Right now, there’s a critical shortage in the profession.

“It is driven globally by the demographics of the age of people,” Bowman said. “We have baby boomers aging and in need of more medical care. At the same time, there are fewer workers in the pool. So there are shortages of applicants to pharmacy programs, nursing programs, and clinical laboratory scientist programs, just to name three examples.”

Under Bowman’s direction, Iowa’s CLS program is searching for creative ways to recruit qualified candidates.

“The program is working hard to increase its visibility,” Bowman says.

One way is to seek out non-traditional students. It’s a one-year program, and a student traditionally would enter during their senior year after completing three years as a biology or other science major. Now, the program is seeking out career changers, immigrants, and older students who already may have a science background.

Last year’s class was about two-thirds college-age students and one-third nontraditional. This year’s class of 10 students is closer to 50-50. One recent Iowa State University graduate joined the program with a degree in microbiology. Three international students with degrees from other countries are seeking to qualify for professional work in the United States. There’s even one current UIHC employee, a ward clerk who dropped to 20 hours a week in order to complete the training.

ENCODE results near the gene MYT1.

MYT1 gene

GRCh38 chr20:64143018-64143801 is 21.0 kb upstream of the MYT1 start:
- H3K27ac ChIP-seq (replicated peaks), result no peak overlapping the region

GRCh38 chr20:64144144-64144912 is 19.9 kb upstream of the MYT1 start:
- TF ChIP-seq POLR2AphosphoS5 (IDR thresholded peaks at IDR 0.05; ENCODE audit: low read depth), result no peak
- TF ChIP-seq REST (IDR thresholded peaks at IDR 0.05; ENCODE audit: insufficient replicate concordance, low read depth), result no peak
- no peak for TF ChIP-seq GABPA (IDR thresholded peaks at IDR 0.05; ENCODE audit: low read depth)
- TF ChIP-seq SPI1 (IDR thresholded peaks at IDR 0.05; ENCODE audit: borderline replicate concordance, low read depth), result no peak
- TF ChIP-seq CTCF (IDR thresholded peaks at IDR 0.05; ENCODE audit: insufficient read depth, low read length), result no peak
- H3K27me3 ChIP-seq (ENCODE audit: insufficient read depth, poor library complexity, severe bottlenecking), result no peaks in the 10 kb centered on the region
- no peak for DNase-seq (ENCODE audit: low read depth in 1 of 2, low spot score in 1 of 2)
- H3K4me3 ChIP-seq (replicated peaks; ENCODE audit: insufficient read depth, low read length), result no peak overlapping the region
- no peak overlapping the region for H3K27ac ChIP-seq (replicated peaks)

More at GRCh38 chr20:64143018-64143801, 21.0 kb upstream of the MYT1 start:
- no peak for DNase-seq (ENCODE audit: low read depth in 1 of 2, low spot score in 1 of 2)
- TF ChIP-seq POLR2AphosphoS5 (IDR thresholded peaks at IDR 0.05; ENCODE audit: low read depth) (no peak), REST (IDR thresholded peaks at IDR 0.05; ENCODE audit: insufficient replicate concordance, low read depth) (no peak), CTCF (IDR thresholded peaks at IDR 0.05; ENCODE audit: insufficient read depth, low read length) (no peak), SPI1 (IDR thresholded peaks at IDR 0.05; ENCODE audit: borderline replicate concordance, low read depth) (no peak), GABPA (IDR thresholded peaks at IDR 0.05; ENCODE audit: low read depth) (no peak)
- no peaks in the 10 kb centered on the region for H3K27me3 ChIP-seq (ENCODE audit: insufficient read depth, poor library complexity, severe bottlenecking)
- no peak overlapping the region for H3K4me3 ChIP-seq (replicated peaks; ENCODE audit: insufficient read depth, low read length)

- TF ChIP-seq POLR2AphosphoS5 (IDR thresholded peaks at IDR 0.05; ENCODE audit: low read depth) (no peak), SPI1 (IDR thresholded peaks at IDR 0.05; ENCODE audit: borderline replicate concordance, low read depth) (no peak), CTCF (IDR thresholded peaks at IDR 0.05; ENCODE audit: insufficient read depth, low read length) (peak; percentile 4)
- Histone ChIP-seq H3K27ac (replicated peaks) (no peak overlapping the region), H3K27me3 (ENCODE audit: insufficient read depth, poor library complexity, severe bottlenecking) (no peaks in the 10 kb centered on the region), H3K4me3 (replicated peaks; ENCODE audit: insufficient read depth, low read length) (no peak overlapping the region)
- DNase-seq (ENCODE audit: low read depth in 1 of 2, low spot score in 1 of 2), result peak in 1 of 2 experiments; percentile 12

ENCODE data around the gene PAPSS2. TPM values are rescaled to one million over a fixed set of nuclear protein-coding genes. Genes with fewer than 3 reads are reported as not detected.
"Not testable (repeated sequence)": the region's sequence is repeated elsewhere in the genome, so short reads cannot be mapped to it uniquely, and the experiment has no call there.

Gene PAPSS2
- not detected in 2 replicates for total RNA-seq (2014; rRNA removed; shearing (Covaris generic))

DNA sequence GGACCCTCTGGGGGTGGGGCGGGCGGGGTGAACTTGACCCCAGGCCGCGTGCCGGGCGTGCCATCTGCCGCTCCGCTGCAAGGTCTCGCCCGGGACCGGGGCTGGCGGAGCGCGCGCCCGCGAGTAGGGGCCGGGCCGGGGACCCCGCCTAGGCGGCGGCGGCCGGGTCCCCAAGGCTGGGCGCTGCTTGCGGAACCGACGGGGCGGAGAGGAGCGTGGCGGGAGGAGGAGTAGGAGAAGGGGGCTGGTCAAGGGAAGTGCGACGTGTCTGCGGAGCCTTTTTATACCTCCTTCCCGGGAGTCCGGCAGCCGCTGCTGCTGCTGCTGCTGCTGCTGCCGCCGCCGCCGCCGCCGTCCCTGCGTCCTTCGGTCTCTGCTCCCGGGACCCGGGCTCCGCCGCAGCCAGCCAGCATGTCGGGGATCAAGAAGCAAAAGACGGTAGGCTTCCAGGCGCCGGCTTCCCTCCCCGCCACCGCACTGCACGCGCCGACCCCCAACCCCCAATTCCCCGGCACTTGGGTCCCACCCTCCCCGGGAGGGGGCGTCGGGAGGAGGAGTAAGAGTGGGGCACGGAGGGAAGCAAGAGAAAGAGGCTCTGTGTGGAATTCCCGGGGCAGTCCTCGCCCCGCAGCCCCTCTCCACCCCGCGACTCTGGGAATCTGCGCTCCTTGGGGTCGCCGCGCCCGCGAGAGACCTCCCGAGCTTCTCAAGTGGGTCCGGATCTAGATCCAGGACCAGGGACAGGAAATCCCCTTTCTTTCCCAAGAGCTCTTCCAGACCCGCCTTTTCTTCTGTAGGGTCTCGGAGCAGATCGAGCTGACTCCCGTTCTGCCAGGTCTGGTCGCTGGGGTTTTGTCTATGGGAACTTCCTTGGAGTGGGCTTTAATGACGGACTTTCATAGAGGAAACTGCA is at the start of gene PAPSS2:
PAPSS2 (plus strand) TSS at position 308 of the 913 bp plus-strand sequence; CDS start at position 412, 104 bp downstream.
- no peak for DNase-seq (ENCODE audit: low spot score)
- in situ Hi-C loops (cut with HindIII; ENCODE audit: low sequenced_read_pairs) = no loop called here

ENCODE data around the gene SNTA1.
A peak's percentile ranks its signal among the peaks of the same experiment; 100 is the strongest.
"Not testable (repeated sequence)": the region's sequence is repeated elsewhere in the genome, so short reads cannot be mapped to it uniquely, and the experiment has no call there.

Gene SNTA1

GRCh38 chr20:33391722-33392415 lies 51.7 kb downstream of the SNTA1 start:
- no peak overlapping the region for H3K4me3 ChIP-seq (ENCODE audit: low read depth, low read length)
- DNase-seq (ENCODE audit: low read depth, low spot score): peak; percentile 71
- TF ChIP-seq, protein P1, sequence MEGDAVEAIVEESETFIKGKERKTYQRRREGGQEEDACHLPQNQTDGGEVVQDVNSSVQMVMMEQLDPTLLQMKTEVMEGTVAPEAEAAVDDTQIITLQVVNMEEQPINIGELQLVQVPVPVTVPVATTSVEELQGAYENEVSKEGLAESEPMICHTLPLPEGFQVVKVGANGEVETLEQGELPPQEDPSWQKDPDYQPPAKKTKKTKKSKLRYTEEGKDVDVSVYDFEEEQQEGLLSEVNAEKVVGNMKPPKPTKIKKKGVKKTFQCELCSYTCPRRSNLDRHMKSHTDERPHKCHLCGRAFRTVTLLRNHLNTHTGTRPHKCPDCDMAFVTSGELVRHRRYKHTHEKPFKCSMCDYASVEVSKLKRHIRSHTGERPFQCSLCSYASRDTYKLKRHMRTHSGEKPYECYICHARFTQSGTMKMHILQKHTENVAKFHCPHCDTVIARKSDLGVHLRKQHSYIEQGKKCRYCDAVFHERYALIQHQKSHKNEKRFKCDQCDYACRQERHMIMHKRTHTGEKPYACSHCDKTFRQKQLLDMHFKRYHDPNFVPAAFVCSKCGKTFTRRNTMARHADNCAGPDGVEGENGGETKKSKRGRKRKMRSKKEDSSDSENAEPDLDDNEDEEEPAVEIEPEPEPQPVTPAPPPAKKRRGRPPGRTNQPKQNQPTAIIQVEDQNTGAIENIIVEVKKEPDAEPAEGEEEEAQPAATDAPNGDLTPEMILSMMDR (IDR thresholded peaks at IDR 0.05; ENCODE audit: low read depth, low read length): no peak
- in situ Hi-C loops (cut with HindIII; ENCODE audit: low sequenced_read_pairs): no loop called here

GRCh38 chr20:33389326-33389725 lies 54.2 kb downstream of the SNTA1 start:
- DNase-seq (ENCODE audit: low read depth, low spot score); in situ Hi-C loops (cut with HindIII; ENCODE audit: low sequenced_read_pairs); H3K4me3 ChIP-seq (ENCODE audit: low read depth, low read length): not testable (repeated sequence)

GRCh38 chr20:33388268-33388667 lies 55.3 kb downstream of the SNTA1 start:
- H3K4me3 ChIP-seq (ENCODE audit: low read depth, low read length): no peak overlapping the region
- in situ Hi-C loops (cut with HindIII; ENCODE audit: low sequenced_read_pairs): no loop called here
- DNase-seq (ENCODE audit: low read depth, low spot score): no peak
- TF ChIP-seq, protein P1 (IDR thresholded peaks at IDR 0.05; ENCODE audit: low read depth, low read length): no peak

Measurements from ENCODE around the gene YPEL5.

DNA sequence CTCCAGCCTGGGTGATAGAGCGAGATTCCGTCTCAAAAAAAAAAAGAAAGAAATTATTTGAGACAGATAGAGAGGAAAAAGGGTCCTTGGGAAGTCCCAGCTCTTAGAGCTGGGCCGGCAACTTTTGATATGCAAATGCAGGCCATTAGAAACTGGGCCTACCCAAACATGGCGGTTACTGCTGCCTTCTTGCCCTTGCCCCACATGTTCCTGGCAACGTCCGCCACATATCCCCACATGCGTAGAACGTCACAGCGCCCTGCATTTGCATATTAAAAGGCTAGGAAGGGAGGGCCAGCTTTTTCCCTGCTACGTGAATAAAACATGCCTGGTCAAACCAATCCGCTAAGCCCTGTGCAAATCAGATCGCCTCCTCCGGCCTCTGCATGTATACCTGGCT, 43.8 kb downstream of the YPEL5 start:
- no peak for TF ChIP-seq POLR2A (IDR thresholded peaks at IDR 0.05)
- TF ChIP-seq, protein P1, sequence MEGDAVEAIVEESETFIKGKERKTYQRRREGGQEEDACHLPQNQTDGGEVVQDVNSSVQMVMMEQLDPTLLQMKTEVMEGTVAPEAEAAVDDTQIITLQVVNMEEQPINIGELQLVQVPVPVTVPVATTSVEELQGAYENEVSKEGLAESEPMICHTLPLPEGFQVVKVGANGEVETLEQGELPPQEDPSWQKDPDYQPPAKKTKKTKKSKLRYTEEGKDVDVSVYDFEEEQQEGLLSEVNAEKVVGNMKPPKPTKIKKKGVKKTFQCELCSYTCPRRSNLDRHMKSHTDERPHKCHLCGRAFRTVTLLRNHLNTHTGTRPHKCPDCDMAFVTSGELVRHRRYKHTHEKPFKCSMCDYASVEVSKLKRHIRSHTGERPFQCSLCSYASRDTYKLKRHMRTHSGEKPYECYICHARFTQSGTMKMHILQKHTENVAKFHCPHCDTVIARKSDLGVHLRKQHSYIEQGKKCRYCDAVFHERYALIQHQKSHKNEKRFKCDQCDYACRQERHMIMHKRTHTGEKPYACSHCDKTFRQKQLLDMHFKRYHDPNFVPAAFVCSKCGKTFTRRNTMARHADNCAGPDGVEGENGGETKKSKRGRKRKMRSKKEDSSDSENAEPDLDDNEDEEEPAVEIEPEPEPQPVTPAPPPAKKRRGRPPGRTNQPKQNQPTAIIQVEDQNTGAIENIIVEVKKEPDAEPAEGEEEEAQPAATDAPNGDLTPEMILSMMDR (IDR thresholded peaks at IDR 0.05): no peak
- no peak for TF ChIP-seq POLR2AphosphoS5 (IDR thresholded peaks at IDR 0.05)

Most students enter the program with a science background, but nonscientists with a strong desire are welcome. Kathy Kelly, an instructor with more than 20 year’s experience in the program, often meets with interested students to advise them about the prerequisites they’re missing and guide them through the process of filling in the courses they need to qualify for admission. While the CLS program itself entails a year of full-time study, it’s not uncommon for students to make up their prerequisites at a slower pace while holding jobs.